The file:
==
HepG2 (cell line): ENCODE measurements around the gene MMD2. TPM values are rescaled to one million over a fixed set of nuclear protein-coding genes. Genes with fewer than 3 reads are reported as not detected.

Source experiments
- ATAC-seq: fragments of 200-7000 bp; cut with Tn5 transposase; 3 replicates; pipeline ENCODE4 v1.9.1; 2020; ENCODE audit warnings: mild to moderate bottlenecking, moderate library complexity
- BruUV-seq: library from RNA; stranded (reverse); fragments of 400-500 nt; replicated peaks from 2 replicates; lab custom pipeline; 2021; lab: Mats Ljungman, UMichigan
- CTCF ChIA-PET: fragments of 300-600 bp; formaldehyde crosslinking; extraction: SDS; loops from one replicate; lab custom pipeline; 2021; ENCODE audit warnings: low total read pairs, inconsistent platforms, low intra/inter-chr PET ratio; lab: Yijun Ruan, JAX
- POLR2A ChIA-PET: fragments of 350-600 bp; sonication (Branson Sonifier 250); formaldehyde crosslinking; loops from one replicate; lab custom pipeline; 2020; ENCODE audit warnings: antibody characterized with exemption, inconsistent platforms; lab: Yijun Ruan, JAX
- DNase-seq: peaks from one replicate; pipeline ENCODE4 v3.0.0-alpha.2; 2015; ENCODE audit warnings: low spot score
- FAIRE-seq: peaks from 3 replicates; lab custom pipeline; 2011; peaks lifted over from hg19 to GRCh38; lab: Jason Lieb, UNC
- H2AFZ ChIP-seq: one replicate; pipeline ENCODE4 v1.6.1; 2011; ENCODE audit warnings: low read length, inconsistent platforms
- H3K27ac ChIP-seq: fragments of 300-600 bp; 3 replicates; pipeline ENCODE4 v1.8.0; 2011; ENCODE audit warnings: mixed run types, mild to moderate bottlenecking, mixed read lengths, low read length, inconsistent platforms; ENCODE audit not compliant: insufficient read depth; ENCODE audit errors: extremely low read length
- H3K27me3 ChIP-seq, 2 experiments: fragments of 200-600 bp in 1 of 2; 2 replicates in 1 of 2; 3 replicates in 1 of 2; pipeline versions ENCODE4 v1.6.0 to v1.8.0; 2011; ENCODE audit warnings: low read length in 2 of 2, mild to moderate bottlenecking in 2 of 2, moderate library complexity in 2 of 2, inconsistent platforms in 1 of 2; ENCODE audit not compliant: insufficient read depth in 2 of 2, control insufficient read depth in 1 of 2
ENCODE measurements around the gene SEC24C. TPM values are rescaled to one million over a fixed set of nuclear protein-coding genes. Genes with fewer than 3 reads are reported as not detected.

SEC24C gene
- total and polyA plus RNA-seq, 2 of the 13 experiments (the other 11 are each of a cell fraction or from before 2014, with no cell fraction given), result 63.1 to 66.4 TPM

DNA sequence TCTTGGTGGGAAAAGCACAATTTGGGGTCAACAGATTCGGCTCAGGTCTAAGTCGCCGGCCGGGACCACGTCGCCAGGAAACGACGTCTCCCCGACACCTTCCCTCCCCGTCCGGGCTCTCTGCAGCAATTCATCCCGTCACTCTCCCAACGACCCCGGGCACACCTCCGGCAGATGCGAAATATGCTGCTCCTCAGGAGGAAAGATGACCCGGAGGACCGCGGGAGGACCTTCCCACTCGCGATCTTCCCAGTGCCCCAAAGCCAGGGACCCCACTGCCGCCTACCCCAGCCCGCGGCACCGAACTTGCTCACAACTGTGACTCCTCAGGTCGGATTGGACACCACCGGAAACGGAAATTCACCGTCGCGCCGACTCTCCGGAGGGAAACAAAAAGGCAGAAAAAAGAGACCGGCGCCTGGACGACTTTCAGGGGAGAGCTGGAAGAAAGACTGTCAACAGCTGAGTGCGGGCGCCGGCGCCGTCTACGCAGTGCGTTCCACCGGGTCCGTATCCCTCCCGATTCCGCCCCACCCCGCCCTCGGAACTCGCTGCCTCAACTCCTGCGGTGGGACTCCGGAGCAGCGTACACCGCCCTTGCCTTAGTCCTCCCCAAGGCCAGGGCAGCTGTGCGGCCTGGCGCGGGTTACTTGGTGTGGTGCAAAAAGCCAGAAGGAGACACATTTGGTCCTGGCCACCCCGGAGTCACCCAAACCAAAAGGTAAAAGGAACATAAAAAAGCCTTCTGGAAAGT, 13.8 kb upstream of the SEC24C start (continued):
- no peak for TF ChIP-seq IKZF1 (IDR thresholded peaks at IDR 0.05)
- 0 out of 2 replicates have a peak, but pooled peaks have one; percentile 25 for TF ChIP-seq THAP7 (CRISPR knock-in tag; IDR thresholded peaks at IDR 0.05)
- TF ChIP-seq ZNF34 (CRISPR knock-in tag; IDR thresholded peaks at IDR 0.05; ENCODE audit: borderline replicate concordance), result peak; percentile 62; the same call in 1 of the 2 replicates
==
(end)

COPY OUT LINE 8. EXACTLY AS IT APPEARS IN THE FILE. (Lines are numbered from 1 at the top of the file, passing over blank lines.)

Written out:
- FAIRE-seq: peaks from 3 replicates; lab custom pipeline; 2011; peaks lifted over from hg19 to GRCh38; lab: Jason Lieb, UNC